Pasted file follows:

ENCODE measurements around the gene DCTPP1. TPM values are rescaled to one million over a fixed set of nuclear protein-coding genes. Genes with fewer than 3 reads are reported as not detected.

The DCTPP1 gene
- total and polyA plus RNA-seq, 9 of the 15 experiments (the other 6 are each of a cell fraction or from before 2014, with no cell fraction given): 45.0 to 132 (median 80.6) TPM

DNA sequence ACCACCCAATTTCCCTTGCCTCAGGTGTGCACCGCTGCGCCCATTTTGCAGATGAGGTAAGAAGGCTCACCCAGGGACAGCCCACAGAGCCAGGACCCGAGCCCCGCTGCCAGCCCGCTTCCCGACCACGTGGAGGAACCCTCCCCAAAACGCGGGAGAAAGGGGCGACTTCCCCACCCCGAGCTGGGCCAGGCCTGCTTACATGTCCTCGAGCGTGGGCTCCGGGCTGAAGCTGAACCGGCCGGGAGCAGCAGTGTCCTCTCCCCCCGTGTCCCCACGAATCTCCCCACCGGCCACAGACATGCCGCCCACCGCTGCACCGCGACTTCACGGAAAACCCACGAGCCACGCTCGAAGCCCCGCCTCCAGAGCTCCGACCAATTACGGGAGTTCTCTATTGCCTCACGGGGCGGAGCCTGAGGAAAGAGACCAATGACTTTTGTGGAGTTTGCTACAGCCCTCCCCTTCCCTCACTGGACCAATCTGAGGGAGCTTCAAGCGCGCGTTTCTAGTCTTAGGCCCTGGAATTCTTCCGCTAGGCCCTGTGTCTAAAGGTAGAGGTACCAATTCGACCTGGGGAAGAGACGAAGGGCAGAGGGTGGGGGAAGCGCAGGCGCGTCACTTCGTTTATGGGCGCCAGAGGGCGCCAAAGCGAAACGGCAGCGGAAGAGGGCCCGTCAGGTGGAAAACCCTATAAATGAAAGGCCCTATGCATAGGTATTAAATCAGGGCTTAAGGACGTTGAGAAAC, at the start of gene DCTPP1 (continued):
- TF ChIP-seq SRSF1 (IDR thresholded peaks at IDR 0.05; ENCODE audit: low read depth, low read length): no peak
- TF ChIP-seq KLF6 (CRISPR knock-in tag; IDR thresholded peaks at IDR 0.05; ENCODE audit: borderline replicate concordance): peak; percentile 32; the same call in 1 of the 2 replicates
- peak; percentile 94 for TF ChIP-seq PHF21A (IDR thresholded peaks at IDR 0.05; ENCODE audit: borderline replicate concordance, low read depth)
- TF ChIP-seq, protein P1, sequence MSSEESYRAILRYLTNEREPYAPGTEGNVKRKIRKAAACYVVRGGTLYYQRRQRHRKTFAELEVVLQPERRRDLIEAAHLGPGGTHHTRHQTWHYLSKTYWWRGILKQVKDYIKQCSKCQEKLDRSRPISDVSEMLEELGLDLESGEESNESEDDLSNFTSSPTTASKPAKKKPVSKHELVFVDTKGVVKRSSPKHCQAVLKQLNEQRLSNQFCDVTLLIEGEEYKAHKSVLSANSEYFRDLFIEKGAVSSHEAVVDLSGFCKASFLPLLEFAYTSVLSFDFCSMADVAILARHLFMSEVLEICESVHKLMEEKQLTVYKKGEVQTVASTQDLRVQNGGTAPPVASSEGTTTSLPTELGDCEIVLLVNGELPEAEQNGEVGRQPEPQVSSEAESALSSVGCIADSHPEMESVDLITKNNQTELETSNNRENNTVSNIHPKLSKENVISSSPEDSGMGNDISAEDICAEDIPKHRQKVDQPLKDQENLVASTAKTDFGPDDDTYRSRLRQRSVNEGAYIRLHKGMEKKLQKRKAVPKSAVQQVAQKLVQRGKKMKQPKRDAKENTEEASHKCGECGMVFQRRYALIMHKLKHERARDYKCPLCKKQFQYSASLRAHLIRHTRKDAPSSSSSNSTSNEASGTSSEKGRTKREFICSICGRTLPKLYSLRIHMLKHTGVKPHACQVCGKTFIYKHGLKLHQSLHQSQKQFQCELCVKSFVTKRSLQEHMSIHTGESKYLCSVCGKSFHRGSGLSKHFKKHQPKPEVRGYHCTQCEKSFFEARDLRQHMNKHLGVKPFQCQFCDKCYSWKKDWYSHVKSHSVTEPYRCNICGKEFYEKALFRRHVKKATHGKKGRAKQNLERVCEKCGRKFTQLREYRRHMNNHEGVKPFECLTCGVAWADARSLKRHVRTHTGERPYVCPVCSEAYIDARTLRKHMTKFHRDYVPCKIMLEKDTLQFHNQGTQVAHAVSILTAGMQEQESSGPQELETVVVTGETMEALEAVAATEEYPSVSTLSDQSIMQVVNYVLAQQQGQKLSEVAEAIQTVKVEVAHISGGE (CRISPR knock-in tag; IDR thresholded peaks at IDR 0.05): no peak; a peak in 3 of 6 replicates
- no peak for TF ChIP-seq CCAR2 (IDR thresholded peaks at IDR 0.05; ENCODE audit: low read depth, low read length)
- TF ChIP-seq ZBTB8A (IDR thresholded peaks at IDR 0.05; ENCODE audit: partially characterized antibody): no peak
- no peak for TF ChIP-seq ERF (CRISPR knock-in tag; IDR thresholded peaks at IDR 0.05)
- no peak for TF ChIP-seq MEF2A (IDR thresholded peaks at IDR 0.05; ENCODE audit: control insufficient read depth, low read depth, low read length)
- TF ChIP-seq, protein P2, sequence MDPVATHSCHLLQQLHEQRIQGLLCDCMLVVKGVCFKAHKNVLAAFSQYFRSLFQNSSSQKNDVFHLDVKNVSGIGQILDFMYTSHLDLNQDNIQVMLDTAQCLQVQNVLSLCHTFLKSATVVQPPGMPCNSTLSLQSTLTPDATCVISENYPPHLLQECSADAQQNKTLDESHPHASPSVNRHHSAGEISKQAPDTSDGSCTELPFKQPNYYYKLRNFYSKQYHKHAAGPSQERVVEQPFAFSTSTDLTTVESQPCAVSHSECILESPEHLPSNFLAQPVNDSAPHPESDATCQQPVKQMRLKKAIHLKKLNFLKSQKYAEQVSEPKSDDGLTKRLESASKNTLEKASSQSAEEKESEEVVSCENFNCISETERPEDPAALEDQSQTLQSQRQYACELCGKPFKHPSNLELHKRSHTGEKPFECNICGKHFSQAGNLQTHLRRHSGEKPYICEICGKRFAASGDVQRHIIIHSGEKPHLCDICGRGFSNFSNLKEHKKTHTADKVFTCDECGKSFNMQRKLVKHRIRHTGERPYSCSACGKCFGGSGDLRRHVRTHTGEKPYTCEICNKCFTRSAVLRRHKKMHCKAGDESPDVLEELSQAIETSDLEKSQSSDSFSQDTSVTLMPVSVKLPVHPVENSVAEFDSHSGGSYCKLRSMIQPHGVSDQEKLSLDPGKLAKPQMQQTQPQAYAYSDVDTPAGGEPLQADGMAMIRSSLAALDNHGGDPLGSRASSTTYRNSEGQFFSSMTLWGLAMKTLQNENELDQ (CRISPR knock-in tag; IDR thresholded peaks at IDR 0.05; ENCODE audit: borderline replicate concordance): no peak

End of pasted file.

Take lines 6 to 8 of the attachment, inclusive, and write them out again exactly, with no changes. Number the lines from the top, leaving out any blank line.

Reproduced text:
- TF ChIP-seq KLF6 (CRISPR knock-in tag; IDR thresholded peaks at IDR 0.05; ENCODE audit: borderline replicate concordance): peak; percentile 32; the same call in 1 of the 2 replicates
- peak; percentile 94 for TF ChIP-seq PHF21A (IDR thresholded peaks at IDR 0.05; ENCODE audit: borderline replicate concordance, low read depth)
- TF ChIP-seq, protein P1, sequence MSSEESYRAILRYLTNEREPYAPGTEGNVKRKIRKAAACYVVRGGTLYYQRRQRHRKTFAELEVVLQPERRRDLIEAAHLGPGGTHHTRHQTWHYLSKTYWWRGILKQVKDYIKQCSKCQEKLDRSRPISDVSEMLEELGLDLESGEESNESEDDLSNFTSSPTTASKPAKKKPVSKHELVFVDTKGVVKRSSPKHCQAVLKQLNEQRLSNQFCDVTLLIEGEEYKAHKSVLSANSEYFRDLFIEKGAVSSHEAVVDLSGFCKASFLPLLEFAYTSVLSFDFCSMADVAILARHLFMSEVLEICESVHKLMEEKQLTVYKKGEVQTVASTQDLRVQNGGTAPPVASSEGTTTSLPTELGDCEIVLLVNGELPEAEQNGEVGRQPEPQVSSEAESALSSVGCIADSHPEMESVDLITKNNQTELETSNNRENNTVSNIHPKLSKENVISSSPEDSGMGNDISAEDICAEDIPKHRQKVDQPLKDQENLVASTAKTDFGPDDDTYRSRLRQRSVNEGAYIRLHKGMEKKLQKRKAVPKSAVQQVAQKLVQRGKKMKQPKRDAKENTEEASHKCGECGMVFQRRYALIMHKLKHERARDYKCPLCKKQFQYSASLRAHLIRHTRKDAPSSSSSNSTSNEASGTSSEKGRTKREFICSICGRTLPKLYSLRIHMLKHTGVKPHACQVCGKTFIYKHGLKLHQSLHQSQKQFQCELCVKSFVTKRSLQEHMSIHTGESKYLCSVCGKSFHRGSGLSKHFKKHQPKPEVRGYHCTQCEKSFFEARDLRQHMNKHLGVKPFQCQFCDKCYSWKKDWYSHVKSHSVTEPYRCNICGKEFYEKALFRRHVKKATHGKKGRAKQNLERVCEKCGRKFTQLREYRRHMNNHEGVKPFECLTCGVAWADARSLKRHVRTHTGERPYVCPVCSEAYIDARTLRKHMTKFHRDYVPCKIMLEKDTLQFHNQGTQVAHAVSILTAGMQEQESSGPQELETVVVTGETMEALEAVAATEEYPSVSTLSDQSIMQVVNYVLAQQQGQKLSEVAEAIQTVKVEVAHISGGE (CRISPR knock-in tag; IDR thresholded peaks at IDR 0.05): no peak; a peak in 3 of 6 replicates